The Constitutional Court in President of the Republic of South Africa & Others v South African Rugby Football Union & others  ZACC 9; 1999 (4) SA 147 (CC) para 28 has held that the right of recusal is designed to ensure that a person before a court should have a fair trial, and this right it entrenched in our Constitution.
This principle was again tested in the case of Basson v Hugo & Others  ZASCA 1, where, the Supreme Court of Appeal (SCA) considered whether the applicant was obliged to exhaust an internal remedy contemplated in (2)(c) of the Promotion of Administrative Justice Act, No 3 of 2000 (PAJA) prior to instituting judicial review proceedings in circumstances where the decision-maker was alleged to be biased or reasonably suspected of bias.
In summary, the Health Professions Council of South Africa launched a complaint against Dr Wouter Basson (Dr Basson) that related to his participation in chemical and biological warfare research during his employment with the South African Defence Force in the 1980s.
In 2007 Dr Basson was charged with unprofessional conduct before a professional conduct committee (Committee). In 2013 the Committee found that Dr Basson had breached established ethical rules of the medical profession and found him guilty of unprofessional conduct. At the hearing in January 2015, Dr Basson’s counsel asked the Committee whether the two of the members (Respondents) were members of any of the organisations that had endorsed the petitions calling for his removal from the Register of Medical Practitioners. The Committee noted the request and ruled that the hearing proceed, without furnishing the information requested. Upon seeking an adjournment to consider his position, which was granted, on resumption of the proceedings, Dr Basson’s counsel requested an adjournment till the next morning to take instructions to approach the high court for an order compelling the Committee to furnish the information. The request was refused and Dr Basson and his legal team excused themselves from the disciplinary inquiry.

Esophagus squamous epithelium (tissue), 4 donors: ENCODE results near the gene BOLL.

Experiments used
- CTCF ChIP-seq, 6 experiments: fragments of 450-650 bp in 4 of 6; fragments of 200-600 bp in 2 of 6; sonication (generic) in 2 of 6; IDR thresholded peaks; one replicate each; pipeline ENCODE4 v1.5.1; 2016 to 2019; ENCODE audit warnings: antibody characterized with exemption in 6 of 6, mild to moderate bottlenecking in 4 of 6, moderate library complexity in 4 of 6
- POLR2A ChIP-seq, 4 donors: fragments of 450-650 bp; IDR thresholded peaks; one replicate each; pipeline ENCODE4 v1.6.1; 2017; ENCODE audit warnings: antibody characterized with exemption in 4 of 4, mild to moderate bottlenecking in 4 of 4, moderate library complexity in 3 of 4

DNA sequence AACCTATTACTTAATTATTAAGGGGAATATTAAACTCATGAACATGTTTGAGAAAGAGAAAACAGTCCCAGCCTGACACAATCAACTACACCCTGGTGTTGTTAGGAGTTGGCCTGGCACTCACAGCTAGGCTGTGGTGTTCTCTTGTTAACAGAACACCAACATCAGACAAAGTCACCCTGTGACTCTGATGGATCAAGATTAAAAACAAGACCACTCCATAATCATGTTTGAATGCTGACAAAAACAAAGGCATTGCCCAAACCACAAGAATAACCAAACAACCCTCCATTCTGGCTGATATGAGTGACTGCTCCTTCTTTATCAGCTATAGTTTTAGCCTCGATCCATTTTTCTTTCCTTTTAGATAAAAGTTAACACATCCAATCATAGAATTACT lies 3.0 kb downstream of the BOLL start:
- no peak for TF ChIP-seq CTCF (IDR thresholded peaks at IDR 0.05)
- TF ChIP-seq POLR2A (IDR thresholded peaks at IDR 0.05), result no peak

Dr Basson approached the high court urgently and obtained an order prohibiting the Committee from proceeding with the disciplinary inquiry, pending the finalisation of an application compelling them to furnish information relating to their membership of the organisations that supported the petition for his removal from the register. In March 2015, upon being provided with the information, he applied to the Committee for the recusal of the Respondents. Upon approaching the court, a quo to review and set aside the impugned decision, the application was dismissed and Dr Basson was directed to exhaust his internal remedy of appeal before an ad hoc appeal committee in terms of the Health Professions Act, No 56 of 1974 (Act), should he wish to do so.